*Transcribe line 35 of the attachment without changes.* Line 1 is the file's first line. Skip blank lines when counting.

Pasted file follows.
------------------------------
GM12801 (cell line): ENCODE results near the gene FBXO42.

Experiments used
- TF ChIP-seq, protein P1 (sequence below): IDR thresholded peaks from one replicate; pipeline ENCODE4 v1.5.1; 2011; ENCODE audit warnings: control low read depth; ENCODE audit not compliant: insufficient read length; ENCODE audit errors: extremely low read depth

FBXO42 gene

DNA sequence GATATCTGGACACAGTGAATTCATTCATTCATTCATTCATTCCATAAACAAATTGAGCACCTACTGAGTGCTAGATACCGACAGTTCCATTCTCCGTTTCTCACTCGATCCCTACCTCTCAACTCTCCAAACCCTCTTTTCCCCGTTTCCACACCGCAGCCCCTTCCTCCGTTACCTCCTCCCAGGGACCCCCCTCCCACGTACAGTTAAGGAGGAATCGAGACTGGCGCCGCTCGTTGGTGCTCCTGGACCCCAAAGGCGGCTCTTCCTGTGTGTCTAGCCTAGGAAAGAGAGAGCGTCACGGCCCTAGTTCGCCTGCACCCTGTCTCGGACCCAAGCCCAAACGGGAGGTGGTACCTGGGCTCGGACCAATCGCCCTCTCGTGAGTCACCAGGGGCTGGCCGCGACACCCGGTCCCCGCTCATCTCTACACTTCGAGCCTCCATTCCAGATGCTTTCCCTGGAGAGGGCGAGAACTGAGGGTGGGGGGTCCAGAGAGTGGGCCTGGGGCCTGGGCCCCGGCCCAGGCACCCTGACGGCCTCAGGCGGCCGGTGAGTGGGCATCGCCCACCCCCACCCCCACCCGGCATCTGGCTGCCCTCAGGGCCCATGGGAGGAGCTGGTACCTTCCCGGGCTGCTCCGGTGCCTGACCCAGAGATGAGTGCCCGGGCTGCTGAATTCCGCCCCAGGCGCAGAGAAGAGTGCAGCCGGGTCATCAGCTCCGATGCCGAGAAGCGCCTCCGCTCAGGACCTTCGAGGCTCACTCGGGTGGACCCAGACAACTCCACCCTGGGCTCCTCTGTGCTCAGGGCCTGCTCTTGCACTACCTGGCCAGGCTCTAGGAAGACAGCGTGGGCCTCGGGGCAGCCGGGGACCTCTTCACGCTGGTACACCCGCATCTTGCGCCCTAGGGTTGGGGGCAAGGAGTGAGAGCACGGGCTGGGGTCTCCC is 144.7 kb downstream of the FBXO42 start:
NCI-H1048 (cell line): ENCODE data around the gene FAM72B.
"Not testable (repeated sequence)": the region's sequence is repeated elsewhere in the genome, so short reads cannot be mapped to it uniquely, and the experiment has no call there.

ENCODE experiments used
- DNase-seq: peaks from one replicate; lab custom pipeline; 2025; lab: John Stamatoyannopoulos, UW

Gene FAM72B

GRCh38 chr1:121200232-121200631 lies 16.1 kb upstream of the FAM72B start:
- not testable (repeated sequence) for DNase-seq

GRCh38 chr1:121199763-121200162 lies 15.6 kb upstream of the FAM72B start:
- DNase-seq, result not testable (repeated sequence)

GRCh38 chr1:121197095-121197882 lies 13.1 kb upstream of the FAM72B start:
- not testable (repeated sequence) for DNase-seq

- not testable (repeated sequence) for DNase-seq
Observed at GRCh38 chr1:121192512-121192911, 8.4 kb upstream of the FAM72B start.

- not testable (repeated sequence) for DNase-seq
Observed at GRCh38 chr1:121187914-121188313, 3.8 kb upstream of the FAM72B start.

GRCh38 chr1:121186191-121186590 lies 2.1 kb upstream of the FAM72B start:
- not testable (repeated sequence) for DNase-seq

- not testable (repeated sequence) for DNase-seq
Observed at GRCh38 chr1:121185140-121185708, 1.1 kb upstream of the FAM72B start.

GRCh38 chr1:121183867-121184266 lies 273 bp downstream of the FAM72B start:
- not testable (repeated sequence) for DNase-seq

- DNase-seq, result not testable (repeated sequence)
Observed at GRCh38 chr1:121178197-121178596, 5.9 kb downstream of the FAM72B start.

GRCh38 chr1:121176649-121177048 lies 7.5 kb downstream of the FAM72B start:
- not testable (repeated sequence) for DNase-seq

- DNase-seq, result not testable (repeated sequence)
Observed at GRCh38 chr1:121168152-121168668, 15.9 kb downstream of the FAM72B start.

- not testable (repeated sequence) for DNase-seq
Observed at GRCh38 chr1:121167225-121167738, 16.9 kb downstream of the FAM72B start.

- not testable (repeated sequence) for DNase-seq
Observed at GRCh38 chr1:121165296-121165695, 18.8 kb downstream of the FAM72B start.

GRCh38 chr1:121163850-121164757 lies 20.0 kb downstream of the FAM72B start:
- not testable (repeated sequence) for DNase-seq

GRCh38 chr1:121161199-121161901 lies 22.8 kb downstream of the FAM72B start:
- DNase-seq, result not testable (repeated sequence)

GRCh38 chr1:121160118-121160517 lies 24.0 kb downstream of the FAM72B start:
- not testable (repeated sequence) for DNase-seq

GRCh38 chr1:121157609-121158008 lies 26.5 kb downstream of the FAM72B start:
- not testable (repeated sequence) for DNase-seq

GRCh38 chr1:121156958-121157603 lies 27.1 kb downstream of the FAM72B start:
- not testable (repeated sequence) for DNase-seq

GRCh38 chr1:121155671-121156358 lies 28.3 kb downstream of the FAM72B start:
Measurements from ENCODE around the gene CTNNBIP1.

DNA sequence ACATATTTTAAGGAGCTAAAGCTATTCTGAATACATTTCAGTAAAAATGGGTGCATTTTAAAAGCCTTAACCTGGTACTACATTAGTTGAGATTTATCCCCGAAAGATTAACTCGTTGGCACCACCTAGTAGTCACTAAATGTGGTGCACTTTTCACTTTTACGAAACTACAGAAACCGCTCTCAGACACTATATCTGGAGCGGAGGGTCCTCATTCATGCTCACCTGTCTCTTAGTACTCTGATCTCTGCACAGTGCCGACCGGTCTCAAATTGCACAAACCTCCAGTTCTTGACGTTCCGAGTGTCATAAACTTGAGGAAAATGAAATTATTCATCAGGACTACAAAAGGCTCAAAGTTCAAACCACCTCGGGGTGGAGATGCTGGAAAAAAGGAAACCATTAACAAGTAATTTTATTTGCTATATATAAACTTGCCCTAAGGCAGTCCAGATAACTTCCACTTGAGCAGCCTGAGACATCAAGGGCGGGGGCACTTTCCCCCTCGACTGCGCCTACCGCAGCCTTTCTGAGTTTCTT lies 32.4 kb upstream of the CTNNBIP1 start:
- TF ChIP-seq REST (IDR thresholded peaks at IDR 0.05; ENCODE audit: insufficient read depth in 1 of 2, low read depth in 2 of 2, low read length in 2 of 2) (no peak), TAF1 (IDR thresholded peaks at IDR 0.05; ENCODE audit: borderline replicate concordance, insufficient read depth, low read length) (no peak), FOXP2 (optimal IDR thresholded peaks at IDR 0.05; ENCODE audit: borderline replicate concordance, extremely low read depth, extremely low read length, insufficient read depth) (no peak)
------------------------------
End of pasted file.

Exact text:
- not testable (repeated sequence) for DNase-seq